For 2013, 84 percent of surveyed real estate professionals believe that real estate values and the number of transactions will increase this year over 2012. Whereas in 2012, one-third of real estate markets were forecasted to see valuation declines, no single market is expected to see a decline in valuations or transactions in 2013.

2012 vs 2013 Real Estate Confidence*

        ----------------------------------------------------------------------------
                                                    2012        2013      Increase
        ============================================================================
        Real estate values                           3.0         3.9         28%
        Real estate transactions                     3.6         4.0         11%
        New constructions starts                     3.2         3.9         21%
        Local economy                                3.4         3.8         12%
        ----------------------------------------------------------------------------

        
(Scale of 1-5 where 1 represents a significant decline, 3 represents it to stay flat, and 5 represents a significant increase)

“The differences in how real estate professionals are seeing the market in the past 12 months is significant,” said Nikesh Parekh, CEO of ActiveRain. “Confidence in the real estate market has increased by 28 percent, and a rebound in both housing and construction this year is a great sign for the economy.”

Among the local markets expected to see the greatest activity and rebound in 2013 are several cities in the middle of the country. In fact, eight of top ten markets predicted to experience the most growth in 2013 are “heartland” states.

2013 Best Real Estate Markets

1. Austin 2. Ft. Myers – Naples 3. Kansas City 4. Salt Lake City

5. Houston 6. Portland, OR 7. Dallas-Ft. Worth 8. Nashville 9. Detroit 10. San Antonio

A full breakdown of the survey and its findings, as well as an infographic highlighting the key results, can be found at http://www.realestate.com/advice/real-estate-market-is-back/.

About Market Leader

Market Leader, founded in 1999, provides innovative online technology and marketing solutions for real estate professionals across the United States and Canada. The company serves more than 125,000 real estate agents, brokerages and franchisors, offering complete end-to-end solutions that enable them to grow and manage their businesses. Market Leader customers earn more than twice the median income of the typical NAR member. Market Leader’s subscription-based real estate marketing software — including websites, contact management, a marketing center, and lead generation services — helps customers generate a steady stream of prospects, plus provides the systems and training they need to convert those prospects into clients. In addition, the company’s national consumer real estate sites, including http://www.realestate.com, give its customers access to millions of future home buyers and sellers, while providing consumers with free access to the information they seek.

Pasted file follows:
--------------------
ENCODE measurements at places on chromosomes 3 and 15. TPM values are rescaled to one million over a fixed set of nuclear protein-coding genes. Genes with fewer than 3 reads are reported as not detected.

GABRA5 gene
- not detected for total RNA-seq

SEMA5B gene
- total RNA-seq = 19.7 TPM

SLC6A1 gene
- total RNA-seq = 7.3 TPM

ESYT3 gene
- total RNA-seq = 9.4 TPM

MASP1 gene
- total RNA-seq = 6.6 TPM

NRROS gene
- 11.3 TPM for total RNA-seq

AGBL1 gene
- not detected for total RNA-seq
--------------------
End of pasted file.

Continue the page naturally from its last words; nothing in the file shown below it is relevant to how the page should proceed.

ActiveRain is the real estate market’s largest social media network, with more than 330,000 professional members, and is owned by Market Leader.

Pending Home Sales Soar Despite Rough Winter #housing #realestate

Rough winter weather across much of the nation at the start of this year apparently did not keep home buyers away.

Contracts to buy existing homes in January rose a strong 4.5 percent from the previous month, according to the National Association of Realtors, which also revised December’s numbers down. That beats expectations of a 1.8 percent gain. Volume is now 9.5 percent above January 2012 and is the highest reading since April 2010. This as closed sales of existing homes, where contracts were signed toward the end of last year, were basically flat.

“Over the near term, rising contract activity means higher home sales, but total sales for the year are expected to rise less than in 2012, while home prices are projected to rise more strongly because of inventory shortages,” wrote Lawrence Yun, chief economist for the Realtors in a release.

The existing home market is faced with a lack of supply of homes for sale, as nearly half of home sales last year were of distressed properties.

Getty Images

Banks have been slow to put foreclosed homes up for sale recently, possibly waiting for prices to improve further. While some expected a surge in inventory once home prices began to improve, that so-called “shadow supply,” has yet to emerge. Prices are rising fast, up nearly 7 percent in December from a year ago in the nation’s twenty largest real estate markets, according to the S&P/Case Shiller Index. But some would-be sellers may be waiting to see just how high prices move in the coming months, while millions of others are still trapped underwater, owing more on their mortgages than their homes are worth.